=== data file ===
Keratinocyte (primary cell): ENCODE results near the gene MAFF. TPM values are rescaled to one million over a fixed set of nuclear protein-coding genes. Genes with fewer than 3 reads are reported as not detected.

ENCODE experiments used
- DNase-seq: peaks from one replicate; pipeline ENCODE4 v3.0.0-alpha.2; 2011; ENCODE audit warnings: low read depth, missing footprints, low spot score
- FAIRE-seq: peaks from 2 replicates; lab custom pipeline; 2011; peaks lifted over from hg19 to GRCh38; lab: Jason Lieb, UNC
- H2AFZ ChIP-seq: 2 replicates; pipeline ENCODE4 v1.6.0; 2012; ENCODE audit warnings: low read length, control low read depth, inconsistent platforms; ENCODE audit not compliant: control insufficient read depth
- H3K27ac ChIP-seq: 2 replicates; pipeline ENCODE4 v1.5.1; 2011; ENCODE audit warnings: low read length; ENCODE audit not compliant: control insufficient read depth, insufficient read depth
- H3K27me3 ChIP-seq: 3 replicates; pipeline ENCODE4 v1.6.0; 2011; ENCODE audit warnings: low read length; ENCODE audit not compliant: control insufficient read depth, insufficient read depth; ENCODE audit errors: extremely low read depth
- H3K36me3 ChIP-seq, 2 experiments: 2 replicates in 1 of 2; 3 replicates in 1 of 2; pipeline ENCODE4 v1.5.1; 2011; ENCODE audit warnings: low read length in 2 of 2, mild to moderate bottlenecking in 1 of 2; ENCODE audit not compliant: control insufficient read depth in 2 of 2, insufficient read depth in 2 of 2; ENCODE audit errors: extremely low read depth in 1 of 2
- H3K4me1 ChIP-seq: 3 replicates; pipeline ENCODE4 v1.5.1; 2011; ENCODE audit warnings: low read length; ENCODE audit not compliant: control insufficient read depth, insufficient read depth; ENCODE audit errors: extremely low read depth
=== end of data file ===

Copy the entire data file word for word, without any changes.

Keratinocyte (primary cell): ENCODE results near the gene MAFF. TPM values are rescaled to one million over a fixed set of nuclear protein-coding genes. Genes with fewer than 3 reads are reported as not detected.

ENCODE experiments used
- DNase-seq: peaks from one replicate; pipeline ENCODE4 v3.0.0-alpha.2; 2011; ENCODE audit warnings: low read depth, missing footprints, low spot score
- FAIRE-seq: peaks from 2 replicates; lab custom pipeline; 2011; peaks lifted over from hg19 to GRCh38; lab: Jason Lieb, UNC
- H2AFZ ChIP-seq: 2 replicates; pipeline ENCODE4 v1.6.0; 2012; ENCODE audit warnings: low read length, control low read depth, inconsistent platforms; ENCODE audit not compliant: control insufficient read depth
- H3K27ac ChIP-seq: 2 replicates; pipeline ENCODE4 v1.5.1; 2011; ENCODE audit warnings: low read length; ENCODE audit not compliant: control insufficient read depth, insufficient read depth
- H3K27me3 ChIP-seq: 3 replicates; pipeline ENCODE4 v1.6.0; 2011; ENCODE audit warnings: low read length; ENCODE audit not compliant: control insufficient read depth, insufficient read depth; ENCODE audit errors: extremely low read depth
- H3K36me3 ChIP-seq, 2 experiments: 2 replicates in 1 of 2; 3 replicates in 1 of 2; pipeline ENCODE4 v1.5.1; 2011; ENCODE audit warnings: low read length in 2 of 2, mild to moderate bottlenecking in 1 of 2; ENCODE audit not compliant: control insufficient read depth in 2 of 2, insufficient read depth in 2 of 2; ENCODE audit errors: extremely low read depth in 1 of 2
- H3K4me1 ChIP-seq: 3 replicates; pipeline ENCODE4 v1.5.1; 2011; ENCODE audit warnings: low read length; ENCODE audit not compliant: control insufficient read depth, insufficient read depth; ENCODE audit errors: extremely low read depth